Photosensitivity and Lupus

Hey Warriors!

Considering that we’re about to enter the warmer seasons, we thought it would be best to give you a brief explanation of photosensitivity and its relation to Lupus. “Photosensitivity” is essentially a clinical term used to describe sensitivity to the UV (Ultraviolet) rays present in sunlight and other light sources. A common misconception is that photosensitivity can only be triggered by natural sunlight, but it extremely important to note that a variety of light sources have UV rays as a component, such as indoor fluorescent light. When triggered, this sensitivity can cause a diverse set of symptoms, including: rashes, fever, fatigue, joint pain, and increased disease activity (flares) in people with both cutaneous and systemic lupus.

 

Before we move any further in our discussion of lupus photosensitivity, let’s break down the two forms of lupus listed above: cutaneous and systemic. At its core, cutaneous lupus is a form of the disease that is largely limited to the skin. This results in several types of rashes and sores/lesions, with the most common being discoid rash. Malar/Butterfly rash, hair loss, and changes in skin pigmentation are also commonly recorded symptoms of this form of lupus. Building upon this, approximately 10 percent of people who have cutaneous lupus will develop the next form: systemic lupus.

Systemic Lupus is the most common form of lupus, and can range in severity from mild to extreme. Ultimately, this form can result in a variety of complications for major organ systems, including: kidney inflammation, brain or nervous system inflammation, and hardening of the arteries. These symptoms vary from person to person and can manifest differently depending on an individual’s body and immune system. Much like this variation in symptoms, each person with Lupus is uniquely affected by UV light exposure. Some may experience new or expanding skin rashes or sores, while others with systemic lupus commonly experience more internal conditions akin to fatigue, fever, and flu-like symptoms.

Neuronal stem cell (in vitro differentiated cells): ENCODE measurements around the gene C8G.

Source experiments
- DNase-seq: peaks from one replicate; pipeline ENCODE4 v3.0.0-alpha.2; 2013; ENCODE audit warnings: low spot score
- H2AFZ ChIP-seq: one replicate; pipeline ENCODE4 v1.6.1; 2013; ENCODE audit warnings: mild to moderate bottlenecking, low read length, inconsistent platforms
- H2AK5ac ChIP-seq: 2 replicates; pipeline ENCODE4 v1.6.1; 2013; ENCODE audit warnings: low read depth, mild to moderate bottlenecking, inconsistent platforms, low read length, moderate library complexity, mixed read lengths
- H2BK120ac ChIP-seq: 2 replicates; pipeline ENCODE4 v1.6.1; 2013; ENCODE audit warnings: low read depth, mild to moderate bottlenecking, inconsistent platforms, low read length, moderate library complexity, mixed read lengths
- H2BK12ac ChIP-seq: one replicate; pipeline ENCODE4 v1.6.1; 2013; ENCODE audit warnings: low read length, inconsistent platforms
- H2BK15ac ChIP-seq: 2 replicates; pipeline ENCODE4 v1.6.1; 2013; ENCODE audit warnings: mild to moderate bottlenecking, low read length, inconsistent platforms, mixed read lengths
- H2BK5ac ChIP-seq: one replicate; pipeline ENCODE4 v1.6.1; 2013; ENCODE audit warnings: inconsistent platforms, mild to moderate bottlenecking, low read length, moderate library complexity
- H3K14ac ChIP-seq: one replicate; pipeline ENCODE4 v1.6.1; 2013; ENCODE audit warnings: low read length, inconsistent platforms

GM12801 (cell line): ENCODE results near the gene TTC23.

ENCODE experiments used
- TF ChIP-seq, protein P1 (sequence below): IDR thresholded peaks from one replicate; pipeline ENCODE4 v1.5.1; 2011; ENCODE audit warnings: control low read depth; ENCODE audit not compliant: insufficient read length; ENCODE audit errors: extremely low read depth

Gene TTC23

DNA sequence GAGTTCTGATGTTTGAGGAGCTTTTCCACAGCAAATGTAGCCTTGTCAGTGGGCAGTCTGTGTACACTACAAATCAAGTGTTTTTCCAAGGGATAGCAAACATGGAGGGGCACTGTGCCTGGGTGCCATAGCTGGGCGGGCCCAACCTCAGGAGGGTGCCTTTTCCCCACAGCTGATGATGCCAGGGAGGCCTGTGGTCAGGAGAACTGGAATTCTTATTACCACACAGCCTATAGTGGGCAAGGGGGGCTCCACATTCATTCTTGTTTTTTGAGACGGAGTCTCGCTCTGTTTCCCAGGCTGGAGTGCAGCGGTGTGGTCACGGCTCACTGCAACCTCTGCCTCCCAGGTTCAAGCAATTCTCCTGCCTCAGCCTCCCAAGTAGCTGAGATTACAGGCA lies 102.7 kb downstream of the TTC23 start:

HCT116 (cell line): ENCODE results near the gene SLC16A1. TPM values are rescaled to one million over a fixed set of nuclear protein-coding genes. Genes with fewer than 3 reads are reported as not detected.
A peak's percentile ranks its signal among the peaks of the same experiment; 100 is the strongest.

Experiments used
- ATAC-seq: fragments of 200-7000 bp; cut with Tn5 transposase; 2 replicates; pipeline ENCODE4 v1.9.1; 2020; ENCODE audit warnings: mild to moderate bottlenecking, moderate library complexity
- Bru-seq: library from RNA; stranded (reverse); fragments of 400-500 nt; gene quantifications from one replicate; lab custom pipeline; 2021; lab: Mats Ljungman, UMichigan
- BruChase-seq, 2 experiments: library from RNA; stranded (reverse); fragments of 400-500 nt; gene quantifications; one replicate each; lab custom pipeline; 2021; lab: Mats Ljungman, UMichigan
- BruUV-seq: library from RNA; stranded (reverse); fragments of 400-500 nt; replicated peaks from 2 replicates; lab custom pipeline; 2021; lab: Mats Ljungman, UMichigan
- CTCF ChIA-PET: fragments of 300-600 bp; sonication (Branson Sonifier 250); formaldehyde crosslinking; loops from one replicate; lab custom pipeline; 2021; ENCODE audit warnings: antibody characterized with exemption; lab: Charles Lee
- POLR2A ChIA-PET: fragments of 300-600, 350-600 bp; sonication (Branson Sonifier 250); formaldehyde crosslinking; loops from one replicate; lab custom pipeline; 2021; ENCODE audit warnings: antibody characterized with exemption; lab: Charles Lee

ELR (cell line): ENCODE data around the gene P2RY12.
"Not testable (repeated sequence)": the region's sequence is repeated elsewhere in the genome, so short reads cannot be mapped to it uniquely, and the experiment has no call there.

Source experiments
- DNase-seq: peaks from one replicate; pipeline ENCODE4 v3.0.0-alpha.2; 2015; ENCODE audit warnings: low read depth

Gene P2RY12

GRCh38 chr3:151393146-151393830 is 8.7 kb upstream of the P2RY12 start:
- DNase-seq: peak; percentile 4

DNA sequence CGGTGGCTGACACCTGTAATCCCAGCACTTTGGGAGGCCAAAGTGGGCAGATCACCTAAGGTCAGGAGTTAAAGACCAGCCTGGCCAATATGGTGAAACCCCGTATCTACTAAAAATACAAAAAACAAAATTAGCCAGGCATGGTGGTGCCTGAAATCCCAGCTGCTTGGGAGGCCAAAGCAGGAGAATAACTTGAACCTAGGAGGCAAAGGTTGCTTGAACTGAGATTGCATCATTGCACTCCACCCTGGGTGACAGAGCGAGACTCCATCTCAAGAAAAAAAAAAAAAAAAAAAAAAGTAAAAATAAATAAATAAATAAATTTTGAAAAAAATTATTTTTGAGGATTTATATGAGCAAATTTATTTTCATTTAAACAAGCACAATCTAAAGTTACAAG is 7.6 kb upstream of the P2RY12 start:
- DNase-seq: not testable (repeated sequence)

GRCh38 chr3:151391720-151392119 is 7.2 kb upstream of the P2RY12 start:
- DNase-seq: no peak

Now that we’ve given you the break-down on photosensitivity symptoms and their presentation depending on lupus type, it’s time to answer the key question: What should I do to manage my photosensitivity? Many stop short at this question and begin living like a hermit, secluding themselves inside away from light. While living like some sort of vampire from gothic nineteenth-century literature may reduce your symptoms moving forward, we’re here to tell you that there is no need to completely change your lifestyle.

For the most part, we recommend staying away from direct sunlight between the hours of 10 AM and 4 PM, as UV ray intensity is at its’ highest within this time span, especially at high altitudes and in/around snow or water. That being said, any exposure to direct sunlight should be supplemented with sun protective clothing and a liberal layer of sunblock. Sunblock used should be of at least SPF 30 coverage, with “broad spectrum” being the best variety, as it protects from both forms of UV light: UVA and UVB.

 

Pro Tip : Pay special attention to problem skin areas when applying sunblock, such as the neck, forehead, and ears. Don’t forget to wait at least 20 minutes after applying sunblock to expose yourself to direct sunlight, as most sunscreens take around this amount of time to activate within your skin. Another tip from us because we love you: definitely add to this routine by protecting your lips with a wax based lip-balm of SPF 15 value or higher.

 

We hope that this brief guide has helped you understand photosensitivity and some basic steps that should be taken to keep you happy and healthy, regardless of the amount of sunshine streaming outside. If you have any further questions, please feel free to contact us!